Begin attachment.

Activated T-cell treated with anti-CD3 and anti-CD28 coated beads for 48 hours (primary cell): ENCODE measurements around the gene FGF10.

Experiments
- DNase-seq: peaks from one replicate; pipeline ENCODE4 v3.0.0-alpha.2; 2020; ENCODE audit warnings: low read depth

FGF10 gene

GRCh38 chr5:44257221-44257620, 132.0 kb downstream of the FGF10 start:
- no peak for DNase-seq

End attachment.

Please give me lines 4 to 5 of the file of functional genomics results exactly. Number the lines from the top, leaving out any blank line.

FGF10 gene

GRCh38 chr5:44257221-44257620, 132.0 kb downstream of the FGF10 start: